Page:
Pablo got his name from (PyAIML Arduino Bluetooth Low-Energy Object) or something like that.

1. A Python program running on a host computer accepts input from a web form.
2. Input is interpreted using Artificial Intelligence Markup Language (AIML)
3. Response is sent via Bluetooth and spoken by Pablo.

Pablo is open source software and hardware. Code can be found on GitHub

He can be found on Twitter here

Using the basic PyAIML example plus a simple webpy form we are able to talk to PABLO. I still need to get the text-to-speech Javascript API working. I was using the speech-to-text input feature in Chrome (x-webkit-speech) but it has since been deprecated.
AIML responses are constructed from a set of reduced answers to planned questions. eg. “What’s your name?” “Who are you?” “What are you called?” = PABLO.

NOTE: The USB cable in the eye is a temporary 5v power source only.
Not quite Natural Language Processing but with random responses and recollection it can make for a convincing conversations.

On the physical side of things, PABLO is made up of:
Pablo in pieces

(Clockwise from top right)
Arduino Duemilanove microcontroller (Or any compatible)
Adafruit BlueFruit EZ-Link Bluetooth Shield
Emic2 text-to-speech Module
1000 mAh Lipo battery
2 Adafruit NeoPixel rings (I’m using one 16 and one 12 pixel)
Adafruit 3v Trinket
Adafruit 4-channel I2C-safe Bi-directional Logic Level Converter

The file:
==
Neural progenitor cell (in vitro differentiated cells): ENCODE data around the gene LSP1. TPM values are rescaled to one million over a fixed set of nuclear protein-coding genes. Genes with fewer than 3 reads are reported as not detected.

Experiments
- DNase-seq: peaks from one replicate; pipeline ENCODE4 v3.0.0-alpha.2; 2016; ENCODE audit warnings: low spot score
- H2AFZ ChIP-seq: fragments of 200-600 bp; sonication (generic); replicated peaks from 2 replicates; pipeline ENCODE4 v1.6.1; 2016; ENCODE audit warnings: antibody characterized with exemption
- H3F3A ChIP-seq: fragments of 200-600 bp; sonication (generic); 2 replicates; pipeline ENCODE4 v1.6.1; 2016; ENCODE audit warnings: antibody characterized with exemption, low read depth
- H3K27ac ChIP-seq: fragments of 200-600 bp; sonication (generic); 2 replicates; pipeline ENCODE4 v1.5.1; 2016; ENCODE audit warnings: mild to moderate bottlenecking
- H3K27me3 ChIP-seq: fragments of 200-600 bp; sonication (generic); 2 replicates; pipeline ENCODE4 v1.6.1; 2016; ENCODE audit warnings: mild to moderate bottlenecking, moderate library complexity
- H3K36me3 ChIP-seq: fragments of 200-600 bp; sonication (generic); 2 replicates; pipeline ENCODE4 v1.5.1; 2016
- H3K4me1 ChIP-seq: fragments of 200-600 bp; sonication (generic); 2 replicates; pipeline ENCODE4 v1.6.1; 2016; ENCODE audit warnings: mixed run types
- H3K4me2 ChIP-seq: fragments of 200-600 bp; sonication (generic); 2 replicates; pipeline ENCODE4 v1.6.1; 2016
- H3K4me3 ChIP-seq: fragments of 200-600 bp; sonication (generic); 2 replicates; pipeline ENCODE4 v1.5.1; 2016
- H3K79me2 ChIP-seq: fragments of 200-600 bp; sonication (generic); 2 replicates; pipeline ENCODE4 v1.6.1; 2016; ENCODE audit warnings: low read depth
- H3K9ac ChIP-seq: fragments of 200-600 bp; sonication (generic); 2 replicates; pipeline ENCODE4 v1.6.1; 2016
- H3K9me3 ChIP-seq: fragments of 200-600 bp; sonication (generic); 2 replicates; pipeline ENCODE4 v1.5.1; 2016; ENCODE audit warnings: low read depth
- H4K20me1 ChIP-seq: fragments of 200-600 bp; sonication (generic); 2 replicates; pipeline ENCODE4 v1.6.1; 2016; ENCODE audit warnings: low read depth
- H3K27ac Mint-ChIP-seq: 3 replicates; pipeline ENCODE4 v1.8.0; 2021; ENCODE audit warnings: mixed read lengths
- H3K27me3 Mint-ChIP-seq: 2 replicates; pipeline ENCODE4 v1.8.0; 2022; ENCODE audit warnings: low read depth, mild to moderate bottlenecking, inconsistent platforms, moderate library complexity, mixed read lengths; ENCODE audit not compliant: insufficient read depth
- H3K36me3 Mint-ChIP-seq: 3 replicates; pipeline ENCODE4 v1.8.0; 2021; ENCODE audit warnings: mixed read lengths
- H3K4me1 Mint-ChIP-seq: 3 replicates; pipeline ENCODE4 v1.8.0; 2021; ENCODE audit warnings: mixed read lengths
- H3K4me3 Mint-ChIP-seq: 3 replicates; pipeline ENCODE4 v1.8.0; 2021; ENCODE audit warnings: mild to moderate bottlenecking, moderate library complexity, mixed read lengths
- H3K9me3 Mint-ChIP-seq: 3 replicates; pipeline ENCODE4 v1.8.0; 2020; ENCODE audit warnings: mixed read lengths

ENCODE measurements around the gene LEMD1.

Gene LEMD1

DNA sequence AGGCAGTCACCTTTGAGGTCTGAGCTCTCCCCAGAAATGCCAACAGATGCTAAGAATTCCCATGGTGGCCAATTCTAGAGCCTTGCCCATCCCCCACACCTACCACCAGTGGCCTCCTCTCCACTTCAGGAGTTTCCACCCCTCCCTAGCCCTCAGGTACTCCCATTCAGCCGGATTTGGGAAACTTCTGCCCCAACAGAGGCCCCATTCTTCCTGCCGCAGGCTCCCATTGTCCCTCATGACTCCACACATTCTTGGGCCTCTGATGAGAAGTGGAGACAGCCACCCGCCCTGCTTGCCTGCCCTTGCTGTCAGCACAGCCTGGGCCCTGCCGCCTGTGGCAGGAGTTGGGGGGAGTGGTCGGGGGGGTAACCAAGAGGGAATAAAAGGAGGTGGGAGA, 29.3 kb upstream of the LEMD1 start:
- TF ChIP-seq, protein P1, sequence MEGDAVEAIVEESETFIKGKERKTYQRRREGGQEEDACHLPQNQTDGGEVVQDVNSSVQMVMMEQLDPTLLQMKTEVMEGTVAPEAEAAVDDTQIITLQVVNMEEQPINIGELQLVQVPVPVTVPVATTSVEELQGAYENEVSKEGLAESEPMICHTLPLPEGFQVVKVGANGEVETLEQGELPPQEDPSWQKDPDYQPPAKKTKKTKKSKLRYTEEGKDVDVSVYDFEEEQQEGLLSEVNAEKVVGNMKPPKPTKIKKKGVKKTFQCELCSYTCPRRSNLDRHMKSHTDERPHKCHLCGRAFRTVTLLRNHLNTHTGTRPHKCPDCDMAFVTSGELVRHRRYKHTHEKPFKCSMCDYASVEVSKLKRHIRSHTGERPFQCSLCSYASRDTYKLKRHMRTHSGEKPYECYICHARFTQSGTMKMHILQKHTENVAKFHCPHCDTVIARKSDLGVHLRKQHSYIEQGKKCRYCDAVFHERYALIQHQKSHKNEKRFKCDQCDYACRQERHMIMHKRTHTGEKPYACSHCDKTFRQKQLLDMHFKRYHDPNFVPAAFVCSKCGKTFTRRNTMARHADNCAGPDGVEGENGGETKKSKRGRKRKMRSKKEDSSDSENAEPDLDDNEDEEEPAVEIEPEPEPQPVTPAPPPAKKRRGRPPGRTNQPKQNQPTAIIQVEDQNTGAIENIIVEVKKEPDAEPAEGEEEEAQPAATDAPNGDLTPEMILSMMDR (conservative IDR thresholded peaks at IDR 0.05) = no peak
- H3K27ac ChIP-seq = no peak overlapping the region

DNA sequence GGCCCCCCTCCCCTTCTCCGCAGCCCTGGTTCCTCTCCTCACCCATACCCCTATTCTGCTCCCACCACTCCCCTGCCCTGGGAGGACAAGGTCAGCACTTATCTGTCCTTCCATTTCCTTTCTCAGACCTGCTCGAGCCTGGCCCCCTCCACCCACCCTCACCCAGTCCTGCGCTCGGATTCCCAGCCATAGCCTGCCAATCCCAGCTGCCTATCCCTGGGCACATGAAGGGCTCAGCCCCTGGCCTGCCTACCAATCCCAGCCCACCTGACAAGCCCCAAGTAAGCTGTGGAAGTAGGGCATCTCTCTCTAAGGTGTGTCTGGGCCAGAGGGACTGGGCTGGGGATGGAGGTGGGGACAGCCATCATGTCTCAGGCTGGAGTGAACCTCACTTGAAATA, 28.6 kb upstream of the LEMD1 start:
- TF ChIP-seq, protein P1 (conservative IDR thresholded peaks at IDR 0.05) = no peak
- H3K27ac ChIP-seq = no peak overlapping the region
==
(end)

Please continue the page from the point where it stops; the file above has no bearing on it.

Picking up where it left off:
2 Hobby servo motors with Pan-tilt brackets
Cardboard head with wire-spool LED diffusing eyes
8 Ohm speaker

An Arduino with the Adafruit EZ-Link Bluetooth Shield receives the response from the host computer. The response is interpreted then commands issued to eyes, servos, and speech module. I used the proto area of the shield to connect headers to which I can temporarily plug in the text-to-speech module, two servo motors, and the level converter connection to eyes.

The eyes are controlled by a small microcontroller from Adafruit called the Trinket and is powered by the lipo battery. They are self supported and can easily be repurposed for other projects. I used a 16 pixel ring and a 12 pixel ring which made some of the eye functions a little specific to this build. The logic level converter is used to receive commands over I2C from the 5v Arduino microcontroller using the Tinywire library.


Everything is currently crammed into a cardboard box with a speaker pointed down into the mouth. A talking function randomly moves the jaw servo while Pablo is talking, opening and closing the mouth. This combined with the advanced settings of the Emic2 voice module make for endless hilarity. A second servo twists the head briefly, as one might picture a confused dog, when an answer is not known. The datasheet from Parallax(PDF) shows you how to change the basic settings and take advantage of the more powerful DECTalk processor.

Lots of things to build on, still tons to do, least of which is his “personality”.

I plan to document more of the details and code as I go because today I’m hoping Pablo can help me win a trip to space! If not, he’s about the size of a CubeSat and I’ll send him into space.

UPDATE: Pablo was honoured to make an appearance on Adafruit’s July 23rd Show and Tell!